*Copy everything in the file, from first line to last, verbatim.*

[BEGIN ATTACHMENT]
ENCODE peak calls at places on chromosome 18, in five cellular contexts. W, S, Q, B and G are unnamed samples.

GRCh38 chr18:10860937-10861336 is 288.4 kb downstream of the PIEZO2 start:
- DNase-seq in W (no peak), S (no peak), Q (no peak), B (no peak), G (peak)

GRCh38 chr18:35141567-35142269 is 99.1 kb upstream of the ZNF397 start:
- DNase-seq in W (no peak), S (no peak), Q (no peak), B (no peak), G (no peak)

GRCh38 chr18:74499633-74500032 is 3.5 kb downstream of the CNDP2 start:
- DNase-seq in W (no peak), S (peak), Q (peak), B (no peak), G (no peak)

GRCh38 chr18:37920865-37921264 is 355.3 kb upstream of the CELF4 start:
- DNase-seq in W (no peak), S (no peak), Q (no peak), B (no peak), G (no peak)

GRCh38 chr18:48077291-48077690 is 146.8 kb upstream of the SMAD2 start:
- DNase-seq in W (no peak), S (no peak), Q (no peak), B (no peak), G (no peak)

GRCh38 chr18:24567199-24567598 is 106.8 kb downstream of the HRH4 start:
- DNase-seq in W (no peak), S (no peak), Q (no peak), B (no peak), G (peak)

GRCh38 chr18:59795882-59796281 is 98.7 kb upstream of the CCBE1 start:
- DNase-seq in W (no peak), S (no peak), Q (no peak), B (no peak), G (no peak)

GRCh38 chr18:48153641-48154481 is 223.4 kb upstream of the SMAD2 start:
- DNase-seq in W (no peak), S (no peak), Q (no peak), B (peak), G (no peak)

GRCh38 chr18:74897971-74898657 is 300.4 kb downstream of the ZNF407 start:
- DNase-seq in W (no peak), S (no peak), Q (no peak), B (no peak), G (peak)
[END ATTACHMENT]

ENCODE peak calls at places on chromosome 18, in five cellular contexts. W, S, Q, B and G are unnamed samples.

GRCh38 chr18:10860937-10861336 is 288.4 kb downstream of the PIEZO2 start:
- DNase-seq in W (no peak), S (no peak), Q (no peak), B (no peak), G (peak)

GRCh38 chr18:35141567-35142269 is 99.1 kb upstream of the ZNF397 start:
- DNase-seq in W (no peak), S (no peak), Q (no peak), B (no peak), G (no peak)

GRCh38 chr18:74499633-74500032 is 3.5 kb downstream of the CNDP2 start:
- DNase-seq in W (no peak), S (peak), Q (peak), B (no peak), G (no peak)

GRCh38 chr18:37920865-37921264 is 355.3 kb upstream of the CELF4 start:
- DNase-seq in W (no peak), S (no peak), Q (no peak), B (no peak), G (no peak)

GRCh38 chr18:48077291-48077690 is 146.8 kb upstream of the SMAD2 start:
- DNase-seq in W (no peak), S (no peak), Q (no peak), B (no peak), G (no peak)

GRCh38 chr18:24567199-24567598 is 106.8 kb downstream of the HRH4 start:
- DNase-seq in W (no peak), S (no peak), Q (no peak), B (no peak), G (peak)

GRCh38 chr18:59795882-59796281 is 98.7 kb upstream of the CCBE1 start:
- DNase-seq in W (no peak), S (no peak), Q (no peak), B (no peak), G (no peak)

GRCh38 chr18:48153641-48154481 is 223.4 kb upstream of the SMAD2 start:
- DNase-seq in W (no peak), S (no peak), Q (no peak), B (peak), G (no peak)

GRCh38 chr18:74897971-74898657 is 300.4 kb downstream of the ZNF407 start:
- DNase-seq in W (no peak), S (no peak), Q (no peak), B (no peak), G (peak)